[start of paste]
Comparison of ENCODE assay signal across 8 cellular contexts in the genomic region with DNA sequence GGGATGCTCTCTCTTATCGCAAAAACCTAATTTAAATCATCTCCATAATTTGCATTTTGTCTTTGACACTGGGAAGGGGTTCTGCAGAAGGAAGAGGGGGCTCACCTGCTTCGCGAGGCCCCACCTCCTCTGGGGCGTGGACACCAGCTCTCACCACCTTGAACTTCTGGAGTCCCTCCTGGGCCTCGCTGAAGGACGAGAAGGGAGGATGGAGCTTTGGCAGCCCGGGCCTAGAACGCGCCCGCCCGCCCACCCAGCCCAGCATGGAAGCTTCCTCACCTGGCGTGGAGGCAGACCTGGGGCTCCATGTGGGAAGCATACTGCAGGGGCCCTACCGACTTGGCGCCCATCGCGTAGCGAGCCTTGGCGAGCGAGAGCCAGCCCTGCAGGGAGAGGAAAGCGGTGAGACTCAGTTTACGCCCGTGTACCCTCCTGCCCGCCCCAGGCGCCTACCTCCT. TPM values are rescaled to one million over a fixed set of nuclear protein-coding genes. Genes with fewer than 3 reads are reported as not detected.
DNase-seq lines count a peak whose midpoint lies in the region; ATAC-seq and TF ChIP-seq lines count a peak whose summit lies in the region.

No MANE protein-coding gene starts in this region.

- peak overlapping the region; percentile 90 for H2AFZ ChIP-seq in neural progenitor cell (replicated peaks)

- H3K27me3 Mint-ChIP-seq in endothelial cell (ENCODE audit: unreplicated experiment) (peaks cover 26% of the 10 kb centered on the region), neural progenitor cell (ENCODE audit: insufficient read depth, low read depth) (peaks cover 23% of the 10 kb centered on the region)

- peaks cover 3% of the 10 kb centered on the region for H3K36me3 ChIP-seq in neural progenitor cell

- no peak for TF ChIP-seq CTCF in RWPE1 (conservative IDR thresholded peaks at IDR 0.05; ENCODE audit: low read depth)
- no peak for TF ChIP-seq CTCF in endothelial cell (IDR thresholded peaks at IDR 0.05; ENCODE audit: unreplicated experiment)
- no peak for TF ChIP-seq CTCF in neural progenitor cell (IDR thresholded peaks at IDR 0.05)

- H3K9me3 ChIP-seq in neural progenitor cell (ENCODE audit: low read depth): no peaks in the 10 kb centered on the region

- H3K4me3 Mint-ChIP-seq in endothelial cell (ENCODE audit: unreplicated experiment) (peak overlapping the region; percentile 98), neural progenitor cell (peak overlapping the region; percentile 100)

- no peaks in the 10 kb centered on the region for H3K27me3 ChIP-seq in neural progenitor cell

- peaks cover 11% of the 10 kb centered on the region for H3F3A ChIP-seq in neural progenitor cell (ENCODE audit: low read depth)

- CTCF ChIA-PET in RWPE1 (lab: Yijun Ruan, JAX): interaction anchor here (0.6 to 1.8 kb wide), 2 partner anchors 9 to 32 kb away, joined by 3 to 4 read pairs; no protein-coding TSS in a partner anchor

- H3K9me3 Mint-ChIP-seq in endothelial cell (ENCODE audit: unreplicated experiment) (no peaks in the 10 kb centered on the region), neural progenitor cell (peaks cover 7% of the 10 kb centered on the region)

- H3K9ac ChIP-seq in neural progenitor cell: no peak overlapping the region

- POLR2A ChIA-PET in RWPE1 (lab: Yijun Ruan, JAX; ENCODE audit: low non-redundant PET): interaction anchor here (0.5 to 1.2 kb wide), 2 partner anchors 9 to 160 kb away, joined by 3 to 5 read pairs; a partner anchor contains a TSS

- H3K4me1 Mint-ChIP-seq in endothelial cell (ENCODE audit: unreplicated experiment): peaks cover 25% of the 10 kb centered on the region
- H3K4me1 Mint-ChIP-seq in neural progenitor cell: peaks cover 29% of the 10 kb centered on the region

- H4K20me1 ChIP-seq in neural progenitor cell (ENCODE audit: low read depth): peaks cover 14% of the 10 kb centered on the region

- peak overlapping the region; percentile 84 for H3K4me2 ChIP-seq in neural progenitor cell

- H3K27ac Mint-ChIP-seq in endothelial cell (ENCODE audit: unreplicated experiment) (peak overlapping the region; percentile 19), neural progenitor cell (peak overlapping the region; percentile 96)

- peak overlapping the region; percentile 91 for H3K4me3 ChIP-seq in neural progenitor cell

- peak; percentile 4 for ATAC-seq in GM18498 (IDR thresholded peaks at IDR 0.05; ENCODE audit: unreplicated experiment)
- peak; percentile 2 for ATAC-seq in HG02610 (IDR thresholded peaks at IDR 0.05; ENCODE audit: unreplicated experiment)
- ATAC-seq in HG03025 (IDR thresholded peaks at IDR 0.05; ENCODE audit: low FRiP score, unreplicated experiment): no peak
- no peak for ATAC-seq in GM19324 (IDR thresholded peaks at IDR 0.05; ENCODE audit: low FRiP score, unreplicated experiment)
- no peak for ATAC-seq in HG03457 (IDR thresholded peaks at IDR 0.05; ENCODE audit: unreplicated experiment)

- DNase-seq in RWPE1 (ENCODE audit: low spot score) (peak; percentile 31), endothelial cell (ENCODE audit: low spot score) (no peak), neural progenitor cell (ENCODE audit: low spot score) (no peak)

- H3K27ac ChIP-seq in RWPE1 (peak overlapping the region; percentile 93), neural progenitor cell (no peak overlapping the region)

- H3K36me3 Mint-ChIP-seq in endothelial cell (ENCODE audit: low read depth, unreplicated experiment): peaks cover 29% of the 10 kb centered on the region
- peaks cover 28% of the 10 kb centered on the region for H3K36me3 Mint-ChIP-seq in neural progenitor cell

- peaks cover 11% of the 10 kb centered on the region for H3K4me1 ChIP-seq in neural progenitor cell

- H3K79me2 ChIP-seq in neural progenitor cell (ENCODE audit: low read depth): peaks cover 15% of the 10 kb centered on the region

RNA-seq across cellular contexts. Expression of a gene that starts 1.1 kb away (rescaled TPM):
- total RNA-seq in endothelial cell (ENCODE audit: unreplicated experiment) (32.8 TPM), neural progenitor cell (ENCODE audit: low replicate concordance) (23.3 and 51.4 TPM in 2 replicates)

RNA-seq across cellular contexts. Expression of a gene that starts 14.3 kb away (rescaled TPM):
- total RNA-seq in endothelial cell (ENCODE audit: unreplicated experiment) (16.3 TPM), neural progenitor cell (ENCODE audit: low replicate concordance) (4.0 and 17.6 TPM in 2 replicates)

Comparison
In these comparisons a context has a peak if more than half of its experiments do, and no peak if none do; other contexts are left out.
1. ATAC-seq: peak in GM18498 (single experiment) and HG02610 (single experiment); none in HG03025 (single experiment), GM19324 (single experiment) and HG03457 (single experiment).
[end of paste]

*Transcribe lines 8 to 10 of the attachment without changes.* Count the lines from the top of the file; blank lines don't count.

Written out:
- no peak for TF ChIP-seq CTCF in endothelial cell (IDR thresholded peaks at IDR 0.05; ENCODE audit: unreplicated experiment)
- no peak for TF ChIP-seq CTCF in neural progenitor cell (IDR thresholded peaks at IDR 0.05)

- H3K9me3 ChIP-seq in neural progenitor cell (ENCODE audit: low read depth): no peaks in the 10 kb centered on the region